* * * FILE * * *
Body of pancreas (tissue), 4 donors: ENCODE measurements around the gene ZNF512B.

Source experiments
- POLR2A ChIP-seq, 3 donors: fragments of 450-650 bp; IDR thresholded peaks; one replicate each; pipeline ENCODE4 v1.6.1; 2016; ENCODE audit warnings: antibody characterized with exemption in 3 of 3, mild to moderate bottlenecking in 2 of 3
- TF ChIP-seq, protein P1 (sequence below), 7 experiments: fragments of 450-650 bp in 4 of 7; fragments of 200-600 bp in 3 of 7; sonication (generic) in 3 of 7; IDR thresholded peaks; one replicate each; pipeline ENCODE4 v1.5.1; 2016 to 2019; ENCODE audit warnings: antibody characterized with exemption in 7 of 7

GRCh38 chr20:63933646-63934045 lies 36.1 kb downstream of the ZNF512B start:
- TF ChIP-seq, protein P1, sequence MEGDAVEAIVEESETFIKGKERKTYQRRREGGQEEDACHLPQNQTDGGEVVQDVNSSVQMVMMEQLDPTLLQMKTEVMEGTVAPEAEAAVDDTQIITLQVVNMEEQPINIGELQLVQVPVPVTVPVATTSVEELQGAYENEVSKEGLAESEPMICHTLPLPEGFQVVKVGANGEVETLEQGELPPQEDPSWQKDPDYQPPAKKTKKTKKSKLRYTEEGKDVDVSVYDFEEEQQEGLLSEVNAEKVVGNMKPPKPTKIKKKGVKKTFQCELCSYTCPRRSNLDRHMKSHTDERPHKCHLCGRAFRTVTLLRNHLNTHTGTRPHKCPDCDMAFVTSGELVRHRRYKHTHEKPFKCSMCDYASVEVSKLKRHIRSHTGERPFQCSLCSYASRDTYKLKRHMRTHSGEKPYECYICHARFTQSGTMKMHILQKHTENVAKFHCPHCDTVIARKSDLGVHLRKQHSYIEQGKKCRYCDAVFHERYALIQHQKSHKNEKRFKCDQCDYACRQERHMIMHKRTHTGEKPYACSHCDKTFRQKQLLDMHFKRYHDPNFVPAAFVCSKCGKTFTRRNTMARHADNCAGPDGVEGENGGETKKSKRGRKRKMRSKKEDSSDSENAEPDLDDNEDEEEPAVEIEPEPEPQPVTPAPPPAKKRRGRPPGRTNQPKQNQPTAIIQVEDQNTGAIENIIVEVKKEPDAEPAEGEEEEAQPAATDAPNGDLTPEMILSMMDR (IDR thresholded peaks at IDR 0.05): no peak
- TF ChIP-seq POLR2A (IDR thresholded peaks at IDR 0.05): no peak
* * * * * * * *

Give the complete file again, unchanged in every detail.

Body of pancreas (tissue), 4 donors: ENCODE measurements around the gene ZNF512B.

Source experiments
- POLR2A ChIP-seq, 3 donors: fragments of 450-650 bp; IDR thresholded peaks; one replicate each; pipeline ENCODE4 v1.6.1; 2016; ENCODE audit warnings: antibody characterized with exemption in 3 of 3, mild to moderate bottlenecking in 2 of 3
- TF ChIP-seq, protein P1 (sequence below), 7 experiments: fragments of 450-650 bp in 4 of 7; fragments of 200-600 bp in 3 of 7; sonication (generic) in 3 of 7; IDR thresholded peaks; one replicate each; pipeline ENCODE4 v1.5.1; 2016 to 2019; ENCODE audit warnings: antibody characterized with exemption in 7 of 7

GRCh38 chr20:63933646-63934045 lies 36.1 kb downstream of the ZNF512B start:
- TF ChIP-seq, protein P1, sequence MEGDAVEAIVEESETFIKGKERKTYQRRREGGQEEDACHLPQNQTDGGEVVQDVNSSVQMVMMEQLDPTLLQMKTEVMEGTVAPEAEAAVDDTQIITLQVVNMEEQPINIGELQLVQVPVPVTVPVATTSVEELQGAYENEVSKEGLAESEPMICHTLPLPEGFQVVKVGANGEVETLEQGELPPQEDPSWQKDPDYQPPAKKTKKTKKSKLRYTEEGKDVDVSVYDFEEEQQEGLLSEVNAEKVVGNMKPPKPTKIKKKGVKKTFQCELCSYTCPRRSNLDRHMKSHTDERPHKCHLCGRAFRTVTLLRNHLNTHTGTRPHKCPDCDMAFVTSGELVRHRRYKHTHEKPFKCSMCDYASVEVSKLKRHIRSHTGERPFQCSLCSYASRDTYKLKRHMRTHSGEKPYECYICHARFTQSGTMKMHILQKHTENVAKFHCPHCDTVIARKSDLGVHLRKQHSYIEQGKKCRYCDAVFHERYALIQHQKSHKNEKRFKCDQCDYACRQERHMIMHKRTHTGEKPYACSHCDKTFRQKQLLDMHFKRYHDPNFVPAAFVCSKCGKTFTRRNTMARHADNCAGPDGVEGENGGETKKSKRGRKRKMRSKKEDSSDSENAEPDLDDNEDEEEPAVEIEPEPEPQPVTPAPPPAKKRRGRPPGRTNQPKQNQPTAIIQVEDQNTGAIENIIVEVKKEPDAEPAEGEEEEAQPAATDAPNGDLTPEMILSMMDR (IDR thresholded peaks at IDR 0.05): no peak
- TF ChIP-seq POLR2A (IDR thresholded peaks at IDR 0.05): no peak